Not Just Test Tubes & Lab Coats
Helen Sherwood has joined JHC as Assistant Director, Science and Technology, on secondment from DSTL.
My newly-created role is to ensure JHC’s Science & Technology (S&T) needs are met, and facilitate reach-back into the S&T community to help support the challenges you’re facing.
The release of the ‘National Security Through Technology’ White Paper brings into sharp focus the challenges that Defence and Security are currently facing, and how S&T can help. This is however S&T in its broadest sense – research into technologies, their development into systems and a raft of what’s referred to as ‘decision support’. Decision support, through operational analysis, isn’t about developing new widgets: it’s a critical element of Chief Scientific Advisor’s research programme and underpins Defence’s intelligent customer status.
What does this mean in reality? It enables Defence to set policy-led capability requirements informed by objective evidence, to assess gaps compared with planned capabilities, and evaluate courses of action, including identifying those where research is required. A key part of this is understanding others’ capability requirements and research priorities, and comparing these to our own – this should enable us to get the best ‘bang for our buck’ and maintain productive working relationships across a wide range of stakeholders in MOD, Other Government Depts and Industry.
What about the ‘here and now’? In line with Defence priorities, supporting current operations remains an important area for S&T. Recent activities have focused on the kinetic threat in Afghanistan and Libya, and the challenges posed by the harsh operating environment in Afghanistan. These include vulnerability mitigation options, ‘hot and high’ performance and, last but not least, brown-out. Specific examples of where S&T has helped in the field of survivability and vulnerability are armour improvements and the BAKER DAS upgrade – these are fitted to platforms in theatre now.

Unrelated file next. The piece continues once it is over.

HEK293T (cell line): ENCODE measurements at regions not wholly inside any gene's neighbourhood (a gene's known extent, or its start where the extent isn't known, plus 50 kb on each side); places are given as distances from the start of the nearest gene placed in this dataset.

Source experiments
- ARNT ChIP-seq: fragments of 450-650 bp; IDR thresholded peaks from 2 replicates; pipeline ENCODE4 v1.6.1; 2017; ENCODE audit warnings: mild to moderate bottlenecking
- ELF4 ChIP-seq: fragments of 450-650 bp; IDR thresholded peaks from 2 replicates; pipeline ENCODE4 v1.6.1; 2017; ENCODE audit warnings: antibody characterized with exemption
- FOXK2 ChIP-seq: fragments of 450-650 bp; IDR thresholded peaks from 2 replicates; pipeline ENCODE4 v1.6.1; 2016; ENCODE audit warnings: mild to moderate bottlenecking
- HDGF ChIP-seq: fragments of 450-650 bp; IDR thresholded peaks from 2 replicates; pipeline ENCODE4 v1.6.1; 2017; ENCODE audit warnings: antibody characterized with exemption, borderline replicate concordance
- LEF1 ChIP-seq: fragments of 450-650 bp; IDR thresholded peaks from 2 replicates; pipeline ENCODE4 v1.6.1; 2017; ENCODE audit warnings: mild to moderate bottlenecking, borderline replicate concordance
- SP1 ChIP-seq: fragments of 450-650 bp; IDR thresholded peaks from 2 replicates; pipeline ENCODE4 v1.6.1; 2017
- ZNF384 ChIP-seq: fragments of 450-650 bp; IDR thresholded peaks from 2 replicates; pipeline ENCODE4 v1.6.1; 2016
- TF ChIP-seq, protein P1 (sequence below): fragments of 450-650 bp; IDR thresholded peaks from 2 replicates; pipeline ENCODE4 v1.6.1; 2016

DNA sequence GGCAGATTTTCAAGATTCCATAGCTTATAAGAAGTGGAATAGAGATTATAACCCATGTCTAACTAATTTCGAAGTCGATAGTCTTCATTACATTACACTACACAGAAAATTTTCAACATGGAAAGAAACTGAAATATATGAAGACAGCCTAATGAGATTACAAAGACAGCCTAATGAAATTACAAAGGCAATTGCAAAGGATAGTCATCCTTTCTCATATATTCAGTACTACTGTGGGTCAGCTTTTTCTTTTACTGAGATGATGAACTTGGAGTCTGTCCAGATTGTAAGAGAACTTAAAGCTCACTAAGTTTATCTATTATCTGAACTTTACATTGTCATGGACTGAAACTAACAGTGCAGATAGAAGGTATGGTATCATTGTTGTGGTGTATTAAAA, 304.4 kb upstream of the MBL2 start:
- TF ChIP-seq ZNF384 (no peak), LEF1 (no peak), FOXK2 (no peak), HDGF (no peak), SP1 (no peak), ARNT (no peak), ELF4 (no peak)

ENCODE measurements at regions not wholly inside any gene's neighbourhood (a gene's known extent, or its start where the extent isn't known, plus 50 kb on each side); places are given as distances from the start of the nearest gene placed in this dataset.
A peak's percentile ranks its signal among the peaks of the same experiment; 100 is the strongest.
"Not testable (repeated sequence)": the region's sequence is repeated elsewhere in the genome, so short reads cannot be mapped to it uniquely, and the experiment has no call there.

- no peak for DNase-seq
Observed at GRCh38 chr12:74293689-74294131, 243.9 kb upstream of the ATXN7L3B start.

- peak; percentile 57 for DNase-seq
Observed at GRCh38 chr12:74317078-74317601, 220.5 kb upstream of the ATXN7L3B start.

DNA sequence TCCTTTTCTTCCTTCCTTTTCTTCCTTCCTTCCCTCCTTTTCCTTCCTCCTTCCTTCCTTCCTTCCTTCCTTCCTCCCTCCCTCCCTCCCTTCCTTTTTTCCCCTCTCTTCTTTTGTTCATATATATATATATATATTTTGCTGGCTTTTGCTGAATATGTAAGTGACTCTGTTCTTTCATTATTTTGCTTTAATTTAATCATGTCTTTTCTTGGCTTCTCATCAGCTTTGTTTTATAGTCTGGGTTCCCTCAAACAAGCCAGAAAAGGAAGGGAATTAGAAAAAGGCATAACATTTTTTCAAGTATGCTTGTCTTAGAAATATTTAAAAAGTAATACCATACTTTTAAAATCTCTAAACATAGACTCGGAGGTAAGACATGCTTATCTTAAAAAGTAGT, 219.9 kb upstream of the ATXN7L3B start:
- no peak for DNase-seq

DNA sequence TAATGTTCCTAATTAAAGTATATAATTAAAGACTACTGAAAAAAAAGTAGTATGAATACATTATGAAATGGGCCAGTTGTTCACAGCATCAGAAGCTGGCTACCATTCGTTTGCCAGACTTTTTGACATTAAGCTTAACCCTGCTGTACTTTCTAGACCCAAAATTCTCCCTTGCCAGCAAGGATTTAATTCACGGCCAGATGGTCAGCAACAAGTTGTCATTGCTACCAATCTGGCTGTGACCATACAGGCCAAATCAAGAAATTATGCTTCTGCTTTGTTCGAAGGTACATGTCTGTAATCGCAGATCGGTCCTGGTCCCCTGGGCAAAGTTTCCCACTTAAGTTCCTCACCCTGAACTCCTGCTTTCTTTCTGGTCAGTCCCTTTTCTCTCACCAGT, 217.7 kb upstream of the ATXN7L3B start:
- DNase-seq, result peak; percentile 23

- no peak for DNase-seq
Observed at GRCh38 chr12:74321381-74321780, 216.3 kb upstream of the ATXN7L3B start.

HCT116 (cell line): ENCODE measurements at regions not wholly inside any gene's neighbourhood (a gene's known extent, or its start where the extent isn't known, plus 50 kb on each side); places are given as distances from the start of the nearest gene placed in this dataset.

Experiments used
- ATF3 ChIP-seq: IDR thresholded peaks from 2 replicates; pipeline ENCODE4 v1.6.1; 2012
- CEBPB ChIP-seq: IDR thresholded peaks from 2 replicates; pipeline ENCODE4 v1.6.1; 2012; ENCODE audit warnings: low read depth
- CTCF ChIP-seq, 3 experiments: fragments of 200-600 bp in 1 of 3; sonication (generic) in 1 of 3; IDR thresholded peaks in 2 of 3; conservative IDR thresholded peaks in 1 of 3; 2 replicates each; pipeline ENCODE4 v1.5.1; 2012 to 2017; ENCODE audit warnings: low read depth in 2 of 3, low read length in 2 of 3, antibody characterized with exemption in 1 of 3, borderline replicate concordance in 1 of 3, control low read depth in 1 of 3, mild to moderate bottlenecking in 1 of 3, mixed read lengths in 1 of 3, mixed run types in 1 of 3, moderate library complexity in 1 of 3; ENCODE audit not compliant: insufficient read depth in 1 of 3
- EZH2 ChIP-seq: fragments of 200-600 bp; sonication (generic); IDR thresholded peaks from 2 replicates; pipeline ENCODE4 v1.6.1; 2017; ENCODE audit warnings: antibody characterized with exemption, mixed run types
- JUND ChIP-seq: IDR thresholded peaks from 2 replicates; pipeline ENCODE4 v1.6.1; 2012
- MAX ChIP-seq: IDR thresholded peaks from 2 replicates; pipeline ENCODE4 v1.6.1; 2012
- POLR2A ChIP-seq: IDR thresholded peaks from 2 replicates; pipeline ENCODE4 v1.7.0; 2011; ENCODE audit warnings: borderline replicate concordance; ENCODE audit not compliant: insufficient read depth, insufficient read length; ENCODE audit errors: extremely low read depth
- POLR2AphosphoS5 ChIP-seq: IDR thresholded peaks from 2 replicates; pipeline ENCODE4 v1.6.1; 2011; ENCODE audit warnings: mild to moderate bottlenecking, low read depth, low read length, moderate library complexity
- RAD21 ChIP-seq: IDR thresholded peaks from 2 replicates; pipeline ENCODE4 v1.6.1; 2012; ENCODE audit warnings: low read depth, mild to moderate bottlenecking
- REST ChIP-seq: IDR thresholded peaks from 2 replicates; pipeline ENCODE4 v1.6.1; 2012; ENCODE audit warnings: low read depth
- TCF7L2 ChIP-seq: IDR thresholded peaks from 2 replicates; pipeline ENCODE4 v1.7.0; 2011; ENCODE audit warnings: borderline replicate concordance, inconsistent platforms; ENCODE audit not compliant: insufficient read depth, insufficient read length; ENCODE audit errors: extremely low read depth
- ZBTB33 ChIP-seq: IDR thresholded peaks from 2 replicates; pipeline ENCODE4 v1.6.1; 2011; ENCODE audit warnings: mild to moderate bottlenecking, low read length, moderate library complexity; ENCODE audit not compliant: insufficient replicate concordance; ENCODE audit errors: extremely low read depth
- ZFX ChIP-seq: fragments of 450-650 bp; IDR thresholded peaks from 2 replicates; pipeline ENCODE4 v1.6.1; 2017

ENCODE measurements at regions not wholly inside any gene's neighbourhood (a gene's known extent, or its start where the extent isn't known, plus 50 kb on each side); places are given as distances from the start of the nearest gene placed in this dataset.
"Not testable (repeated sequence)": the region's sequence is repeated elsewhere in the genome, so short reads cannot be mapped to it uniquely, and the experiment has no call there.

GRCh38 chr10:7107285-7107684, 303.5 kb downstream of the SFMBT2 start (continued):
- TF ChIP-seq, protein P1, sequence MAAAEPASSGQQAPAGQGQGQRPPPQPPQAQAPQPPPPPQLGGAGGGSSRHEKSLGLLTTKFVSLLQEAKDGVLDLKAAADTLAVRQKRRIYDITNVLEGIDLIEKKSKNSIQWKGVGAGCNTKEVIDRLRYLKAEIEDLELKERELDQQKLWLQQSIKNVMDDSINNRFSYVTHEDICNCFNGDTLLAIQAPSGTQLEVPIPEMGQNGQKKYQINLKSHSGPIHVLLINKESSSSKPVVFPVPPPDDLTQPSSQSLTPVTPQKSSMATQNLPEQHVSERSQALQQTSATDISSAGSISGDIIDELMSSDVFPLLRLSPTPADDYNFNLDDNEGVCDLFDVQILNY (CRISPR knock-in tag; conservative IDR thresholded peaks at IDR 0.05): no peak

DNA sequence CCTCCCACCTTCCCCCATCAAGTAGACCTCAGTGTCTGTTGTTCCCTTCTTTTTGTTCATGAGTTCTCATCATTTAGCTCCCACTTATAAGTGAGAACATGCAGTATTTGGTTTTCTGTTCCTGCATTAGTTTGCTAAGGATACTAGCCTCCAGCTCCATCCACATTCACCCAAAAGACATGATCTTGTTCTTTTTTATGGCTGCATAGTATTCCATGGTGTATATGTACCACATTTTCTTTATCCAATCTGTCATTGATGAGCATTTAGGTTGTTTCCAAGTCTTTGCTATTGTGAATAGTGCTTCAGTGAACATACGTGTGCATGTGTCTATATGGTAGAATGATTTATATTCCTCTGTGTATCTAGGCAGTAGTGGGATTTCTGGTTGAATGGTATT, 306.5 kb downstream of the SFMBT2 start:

One of the challenges in addressing capability gaps is that it can take a while to adequately de-risk solutions before they can be embodied. Given the uncertainties that the future holds, requirements can change during this period. Therefore, a close working relationship between the S&T community and all parts of Defence is critical, including exploiting lessons from current operations – where have things gone well or not so well, and could S&T help in the future? JHC are a key part of this activity and one of the aims of my role is to help with this.
And just to ease your concerns, or confirm my ‘geekiness’, I’ve not used test tubes since leaving school but I do have a lab coat!